Mariners' wild 9th yields a win 'to remember'

August 16th, 2022

ANAHEIM -- Chaos ball is back.

The Mariners needed all nine innings, but they finally pulled away for a 6-2 victory over the Angels by playing their brand of nail-biting baseball.

With hardly any action for much of Monday's pitching duel between Luis Castillo and Shohei Ohtani at Angel Stadium, the final frame was wild. Here’s what went down:

• Sam Haggerty hit a 103.8 mph single to left with one out, then reached second when Aaron Loup spiked a cutter in the dirt. Yet, before Haggerty took off, Angels catcher Max Stassi sailed a throw into center field that allowed Haggerty to advance. The speedster then stole third base during an eventual walk to Carlos Santana.

• Haggerty then scored on a bizarre sequence, beginning with Julio Rodríguez roping a 107.5 mph line drive right at second baseman Luis Rengifo, who dropped the ball but corralled it in time to throw home and catch Haggerty in a rundown. But in the back and forth, Stassi came away from protecting the plate, and Haggerty evaded easily and pushed Seattle ahead, 3-2.

• After Rodríguez’s fielder’s choice, Ty France chopped a ground ball to shortstop Andrew Velazquez, whose throw to Stassi dropped when Dylan Moore came sliding in.

• Rodríguez then scored on a dribbler by Jesse Winker to Velazquez, who was playing in. But with a 23.4-foot secondary lead and a 29.1 feet-per-second sprint speed, there wasn’t even a play at the plate, and Rodríguez scored easily on the groundout.

• J.P. Crawford capped the four-run outburst with an RBI single to left that scored France, who completed the rally with a belly-flop slide.

“This is a game that we are going to remember,” Rodríguez said. “My goodness there was a lot going on."

The Mariners also caught a few breaks:

• Santana walked on three balls instead of four because home-plate umpire Laz Díaz admittedly lost the count, telling a pool reporter, "I messed that one up." So, instead of being even at 2-2, Santana was ahead, 3-1, and walked with one out before Seattle took the lead. Who knows what might’ve happened had that plate appearance resulted in an out before Haggerty scored.

• For whatever reason, the Angels kept the left-handed Loup in to face Rodríguez and France and didn’t have a righty warming. Loup, who is also slower to the plate, was an ideal pitcher for Haggerty to steal against.

• Haggerty wasn’t even taking off for second and only did so after Stassi’s 77.9 mph throw went into shallow right-center field, a ball that on impact landed in the grass and not the infield dirt.

As expected, even for a team that thrives with late-inning drama, most hadn’t been part of a game like Monday’s. Here’s some reaction:

Haggerty, on scoring the go-ahead run: “As I see the ball drop, my first thought was, 'Keep us in the inning and stop the double play.' So I tried to get a throw home, they threw it home, and now I'm trying to stay in the rundown to get [Moore] to third, to get Julio to second and give us another chance. I turned my head and I didn't see anybody at home plate, and I went for it.”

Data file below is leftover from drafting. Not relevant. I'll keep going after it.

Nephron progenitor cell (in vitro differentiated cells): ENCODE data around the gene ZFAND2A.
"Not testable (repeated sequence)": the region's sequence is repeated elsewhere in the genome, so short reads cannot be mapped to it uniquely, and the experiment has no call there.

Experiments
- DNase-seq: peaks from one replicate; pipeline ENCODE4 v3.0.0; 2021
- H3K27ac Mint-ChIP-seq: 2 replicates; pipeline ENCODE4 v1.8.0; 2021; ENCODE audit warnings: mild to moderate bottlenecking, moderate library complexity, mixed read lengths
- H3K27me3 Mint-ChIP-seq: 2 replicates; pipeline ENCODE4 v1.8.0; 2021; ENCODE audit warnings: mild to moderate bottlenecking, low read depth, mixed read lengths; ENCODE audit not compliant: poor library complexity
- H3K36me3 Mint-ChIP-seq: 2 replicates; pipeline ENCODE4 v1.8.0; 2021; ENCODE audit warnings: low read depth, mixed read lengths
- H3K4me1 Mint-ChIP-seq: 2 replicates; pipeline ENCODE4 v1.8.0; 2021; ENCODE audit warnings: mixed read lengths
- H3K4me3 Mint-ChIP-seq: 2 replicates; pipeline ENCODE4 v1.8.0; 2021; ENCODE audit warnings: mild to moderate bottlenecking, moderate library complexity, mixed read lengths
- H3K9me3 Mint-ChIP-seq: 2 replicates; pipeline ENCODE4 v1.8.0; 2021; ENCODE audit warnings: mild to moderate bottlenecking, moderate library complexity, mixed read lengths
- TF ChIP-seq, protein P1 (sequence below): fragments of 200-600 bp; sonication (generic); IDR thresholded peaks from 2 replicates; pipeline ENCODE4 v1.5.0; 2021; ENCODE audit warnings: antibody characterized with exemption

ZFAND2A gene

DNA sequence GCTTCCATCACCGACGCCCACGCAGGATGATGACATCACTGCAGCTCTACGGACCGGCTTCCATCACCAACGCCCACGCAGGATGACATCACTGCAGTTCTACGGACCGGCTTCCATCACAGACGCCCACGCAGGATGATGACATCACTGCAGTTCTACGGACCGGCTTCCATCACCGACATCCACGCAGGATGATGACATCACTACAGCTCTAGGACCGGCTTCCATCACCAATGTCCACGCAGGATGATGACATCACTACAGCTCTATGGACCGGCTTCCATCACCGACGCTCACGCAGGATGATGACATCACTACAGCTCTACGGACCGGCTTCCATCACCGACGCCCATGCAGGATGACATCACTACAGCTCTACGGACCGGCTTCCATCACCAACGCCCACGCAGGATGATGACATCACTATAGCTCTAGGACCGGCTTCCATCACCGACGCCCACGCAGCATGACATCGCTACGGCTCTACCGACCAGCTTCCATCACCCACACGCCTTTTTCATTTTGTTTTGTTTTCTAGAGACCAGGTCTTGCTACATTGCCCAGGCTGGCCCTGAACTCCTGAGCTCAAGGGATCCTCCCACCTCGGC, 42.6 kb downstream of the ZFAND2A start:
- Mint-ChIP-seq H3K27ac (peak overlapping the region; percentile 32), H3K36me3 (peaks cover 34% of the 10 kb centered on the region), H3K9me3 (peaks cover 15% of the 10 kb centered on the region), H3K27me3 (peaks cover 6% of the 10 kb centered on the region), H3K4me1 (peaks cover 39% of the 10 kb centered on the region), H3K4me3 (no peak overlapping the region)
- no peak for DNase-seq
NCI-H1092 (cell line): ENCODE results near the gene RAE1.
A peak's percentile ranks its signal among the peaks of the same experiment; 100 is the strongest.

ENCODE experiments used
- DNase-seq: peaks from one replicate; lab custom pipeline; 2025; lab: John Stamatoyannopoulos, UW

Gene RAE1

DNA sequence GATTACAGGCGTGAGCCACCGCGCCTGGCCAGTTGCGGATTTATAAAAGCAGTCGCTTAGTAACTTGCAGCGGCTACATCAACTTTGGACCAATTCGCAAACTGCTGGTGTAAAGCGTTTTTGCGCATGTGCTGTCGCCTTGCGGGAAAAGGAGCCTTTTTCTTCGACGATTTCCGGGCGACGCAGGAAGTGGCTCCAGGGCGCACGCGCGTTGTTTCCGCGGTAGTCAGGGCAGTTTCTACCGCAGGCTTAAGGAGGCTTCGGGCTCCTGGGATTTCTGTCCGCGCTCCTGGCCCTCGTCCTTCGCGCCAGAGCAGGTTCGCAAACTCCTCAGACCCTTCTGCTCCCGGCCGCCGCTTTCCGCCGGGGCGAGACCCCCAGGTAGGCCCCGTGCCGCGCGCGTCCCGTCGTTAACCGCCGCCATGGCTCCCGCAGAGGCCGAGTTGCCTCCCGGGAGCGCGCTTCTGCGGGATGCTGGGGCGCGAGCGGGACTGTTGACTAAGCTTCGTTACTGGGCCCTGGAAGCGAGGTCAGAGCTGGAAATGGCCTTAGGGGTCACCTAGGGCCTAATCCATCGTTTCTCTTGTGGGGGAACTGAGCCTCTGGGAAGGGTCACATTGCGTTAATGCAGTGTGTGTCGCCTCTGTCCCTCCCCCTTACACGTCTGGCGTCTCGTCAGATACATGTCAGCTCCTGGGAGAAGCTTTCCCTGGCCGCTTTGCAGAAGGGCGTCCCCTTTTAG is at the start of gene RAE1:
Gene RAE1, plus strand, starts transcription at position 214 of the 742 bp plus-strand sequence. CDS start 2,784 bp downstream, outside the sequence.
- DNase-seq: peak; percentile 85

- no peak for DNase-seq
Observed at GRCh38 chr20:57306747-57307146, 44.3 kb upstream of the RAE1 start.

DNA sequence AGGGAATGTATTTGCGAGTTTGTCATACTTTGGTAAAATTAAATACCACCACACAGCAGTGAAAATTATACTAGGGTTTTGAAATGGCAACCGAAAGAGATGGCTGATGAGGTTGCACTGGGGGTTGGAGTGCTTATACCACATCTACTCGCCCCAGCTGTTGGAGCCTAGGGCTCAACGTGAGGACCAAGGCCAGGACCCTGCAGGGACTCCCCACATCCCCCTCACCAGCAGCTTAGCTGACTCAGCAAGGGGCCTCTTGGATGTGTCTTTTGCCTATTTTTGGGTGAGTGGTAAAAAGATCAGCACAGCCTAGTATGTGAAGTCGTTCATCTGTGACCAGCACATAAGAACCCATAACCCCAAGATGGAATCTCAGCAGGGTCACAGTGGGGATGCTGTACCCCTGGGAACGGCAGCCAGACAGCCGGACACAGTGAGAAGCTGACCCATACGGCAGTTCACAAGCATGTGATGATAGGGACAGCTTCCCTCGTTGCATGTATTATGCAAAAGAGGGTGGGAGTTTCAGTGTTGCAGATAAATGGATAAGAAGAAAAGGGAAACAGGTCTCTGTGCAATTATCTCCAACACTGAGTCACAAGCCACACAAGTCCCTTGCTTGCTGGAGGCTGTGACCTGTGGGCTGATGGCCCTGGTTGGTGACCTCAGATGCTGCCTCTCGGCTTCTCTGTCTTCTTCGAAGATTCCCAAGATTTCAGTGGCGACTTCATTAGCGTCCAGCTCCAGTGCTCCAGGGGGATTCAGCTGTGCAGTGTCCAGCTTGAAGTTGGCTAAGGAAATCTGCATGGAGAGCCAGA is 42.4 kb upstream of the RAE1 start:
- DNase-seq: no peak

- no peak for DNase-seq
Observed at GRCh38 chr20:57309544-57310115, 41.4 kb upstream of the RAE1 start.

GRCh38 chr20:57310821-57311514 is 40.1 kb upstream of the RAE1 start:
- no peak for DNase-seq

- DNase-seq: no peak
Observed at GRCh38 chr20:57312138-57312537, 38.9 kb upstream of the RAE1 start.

Rodríguez, on creating pressure on the basepaths: “I feel like that’s something we do really well. We take pride in that. If you hear our conversations all the time, we’re just talking about how proud we are when we run the bases. That’s just another way to make things happen. It’s really valuable because whenever guys like Sam, [Moore] and me are on the bases, you know [opposing pitchers] are thinking about it.”

Mariners manager Scott Servais, on capitalizing: “We caught a few breaks. You have to take advantage of them. We put ourselves in a position by the pitching and how we played to keep the game right there and create some havoc later on. I guess that’s ‘chaos ball’ at its finest.”

Angels manager Phil Nevin, on the Halos’ defense: "It was awful. We just made some bad decisions, some bad throws. We didn't execute a rundown. Yeah, it wasn't good."

Castillo dazzles again
The late offensive breakthrough salvaged another stellar start from Castillo, whom the Mariners remain undefeated behind in three outings since he was acquired ahead of the Trade Deadline. Castillo, again without a soft landing, mostly outdueled Ohtani over six strong innings in what was easily MLB’s top pitching matchup on Monday.

Castillo’s stuff maybe wasn’t as sharp as it was during his electric T-Mobile Park debut last week, working into a three-ball count against six batters that elevated his pitch count. But he finished strong, striking out the side in the sixth while dialing his fastball up to 97 mph and reaching 109 pitches.

Over eight outings dating back to June 28 (when he was still with the Reds), Castillo’s teams are undefeated when he takes the mound.